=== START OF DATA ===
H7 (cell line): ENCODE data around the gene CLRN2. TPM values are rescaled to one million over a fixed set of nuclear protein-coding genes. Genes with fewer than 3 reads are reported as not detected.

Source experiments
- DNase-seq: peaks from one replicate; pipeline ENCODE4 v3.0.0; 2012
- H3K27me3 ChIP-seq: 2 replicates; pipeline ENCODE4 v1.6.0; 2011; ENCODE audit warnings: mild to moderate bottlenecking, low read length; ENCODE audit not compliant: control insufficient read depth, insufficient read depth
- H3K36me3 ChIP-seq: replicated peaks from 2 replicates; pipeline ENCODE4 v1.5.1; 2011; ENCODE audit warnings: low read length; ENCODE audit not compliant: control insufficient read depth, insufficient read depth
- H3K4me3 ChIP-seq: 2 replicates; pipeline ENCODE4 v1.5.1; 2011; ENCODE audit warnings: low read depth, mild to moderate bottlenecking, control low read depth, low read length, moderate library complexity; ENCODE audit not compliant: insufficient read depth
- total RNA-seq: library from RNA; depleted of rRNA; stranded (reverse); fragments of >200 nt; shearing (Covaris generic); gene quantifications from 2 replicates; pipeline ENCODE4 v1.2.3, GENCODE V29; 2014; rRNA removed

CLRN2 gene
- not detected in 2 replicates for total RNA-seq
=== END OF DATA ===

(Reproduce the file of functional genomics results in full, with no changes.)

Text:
H7 (cell line): ENCODE data around the gene CLRN2. TPM values are rescaled to one million over a fixed set of nuclear protein-coding genes. Genes with fewer than 3 reads are reported as not detected.

Source experiments
- DNase-seq: peaks from one replicate; pipeline ENCODE4 v3.0.0; 2012
- H3K27me3 ChIP-seq: 2 replicates; pipeline ENCODE4 v1.6.0; 2011; ENCODE audit warnings: mild to moderate bottlenecking, low read length; ENCODE audit not compliant: control insufficient read depth, insufficient read depth
- H3K36me3 ChIP-seq: replicated peaks from 2 replicates; pipeline ENCODE4 v1.5.1; 2011; ENCODE audit warnings: low read length; ENCODE audit not compliant: control insufficient read depth, insufficient read depth
- H3K4me3 ChIP-seq: 2 replicates; pipeline ENCODE4 v1.5.1; 2011; ENCODE audit warnings: low read depth, mild to moderate bottlenecking, control low read depth, low read length, moderate library complexity; ENCODE audit not compliant: insufficient read depth
- total RNA-seq: library from RNA; depleted of rRNA; stranded (reverse); fragments of >200 nt; shearing (Covaris generic); gene quantifications from 2 replicates; pipeline ENCODE4 v1.2.3, GENCODE V29; 2014; rRNA removed

CLRN2 gene
- not detected in 2 replicates for total RNA-seq